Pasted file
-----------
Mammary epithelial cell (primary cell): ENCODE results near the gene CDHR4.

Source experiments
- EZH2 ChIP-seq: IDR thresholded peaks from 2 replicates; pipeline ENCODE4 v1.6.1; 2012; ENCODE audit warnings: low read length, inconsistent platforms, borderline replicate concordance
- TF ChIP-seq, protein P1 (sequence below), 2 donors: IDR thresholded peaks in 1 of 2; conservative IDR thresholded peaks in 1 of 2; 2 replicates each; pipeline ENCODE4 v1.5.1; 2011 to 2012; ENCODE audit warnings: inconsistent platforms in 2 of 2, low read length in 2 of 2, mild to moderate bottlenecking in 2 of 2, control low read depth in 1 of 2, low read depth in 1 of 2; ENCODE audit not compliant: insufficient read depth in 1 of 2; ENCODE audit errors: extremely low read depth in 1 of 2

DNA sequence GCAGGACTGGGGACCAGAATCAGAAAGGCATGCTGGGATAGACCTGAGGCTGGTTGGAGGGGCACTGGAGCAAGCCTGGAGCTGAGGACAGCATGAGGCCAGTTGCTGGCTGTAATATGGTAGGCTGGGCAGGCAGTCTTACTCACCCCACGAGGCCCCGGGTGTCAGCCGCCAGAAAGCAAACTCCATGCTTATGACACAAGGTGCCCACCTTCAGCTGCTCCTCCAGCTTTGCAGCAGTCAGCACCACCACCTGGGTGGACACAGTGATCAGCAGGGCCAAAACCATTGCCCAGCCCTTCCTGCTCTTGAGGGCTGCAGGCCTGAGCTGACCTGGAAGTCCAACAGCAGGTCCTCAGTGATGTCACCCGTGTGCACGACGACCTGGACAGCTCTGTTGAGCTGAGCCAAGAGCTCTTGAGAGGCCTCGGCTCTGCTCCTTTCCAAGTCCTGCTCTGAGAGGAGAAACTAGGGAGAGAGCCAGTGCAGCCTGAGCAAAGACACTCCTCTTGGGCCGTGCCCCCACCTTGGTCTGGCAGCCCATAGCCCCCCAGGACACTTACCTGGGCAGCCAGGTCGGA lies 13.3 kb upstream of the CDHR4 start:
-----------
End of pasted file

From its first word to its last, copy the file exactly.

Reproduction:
Mammary epithelial cell (primary cell): ENCODE results near the gene CDHR4.

Source experiments
- EZH2 ChIP-seq: IDR thresholded peaks from 2 replicates; pipeline ENCODE4 v1.6.1; 2012; ENCODE audit warnings: low read length, inconsistent platforms, borderline replicate concordance
- TF ChIP-seq, protein P1 (sequence below), 2 donors: IDR thresholded peaks in 1 of 2; conservative IDR thresholded peaks in 1 of 2; 2 replicates each; pipeline ENCODE4 v1.5.1; 2011 to 2012; ENCODE audit warnings: inconsistent platforms in 2 of 2, low read length in 2 of 2, mild to moderate bottlenecking in 2 of 2, control low read depth in 1 of 2, low read depth in 1 of 2; ENCODE audit not compliant: insufficient read depth in 1 of 2; ENCODE audit errors: extremely low read depth in 1 of 2

DNA sequence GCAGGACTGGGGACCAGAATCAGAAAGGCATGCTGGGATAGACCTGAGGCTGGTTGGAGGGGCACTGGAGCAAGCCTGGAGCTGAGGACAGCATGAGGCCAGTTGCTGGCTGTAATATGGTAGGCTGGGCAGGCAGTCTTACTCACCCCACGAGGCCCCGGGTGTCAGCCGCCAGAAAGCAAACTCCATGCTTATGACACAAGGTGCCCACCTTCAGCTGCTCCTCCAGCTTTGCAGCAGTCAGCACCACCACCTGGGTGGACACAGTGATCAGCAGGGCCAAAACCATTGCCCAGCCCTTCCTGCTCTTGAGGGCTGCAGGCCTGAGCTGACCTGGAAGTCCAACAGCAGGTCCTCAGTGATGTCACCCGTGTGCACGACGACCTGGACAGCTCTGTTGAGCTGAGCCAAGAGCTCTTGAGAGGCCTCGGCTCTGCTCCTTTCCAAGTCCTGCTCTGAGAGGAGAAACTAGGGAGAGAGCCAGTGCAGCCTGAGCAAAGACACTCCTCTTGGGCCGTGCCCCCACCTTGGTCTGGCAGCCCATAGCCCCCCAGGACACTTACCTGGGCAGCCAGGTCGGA lies 13.3 kb upstream of the CDHR4 start: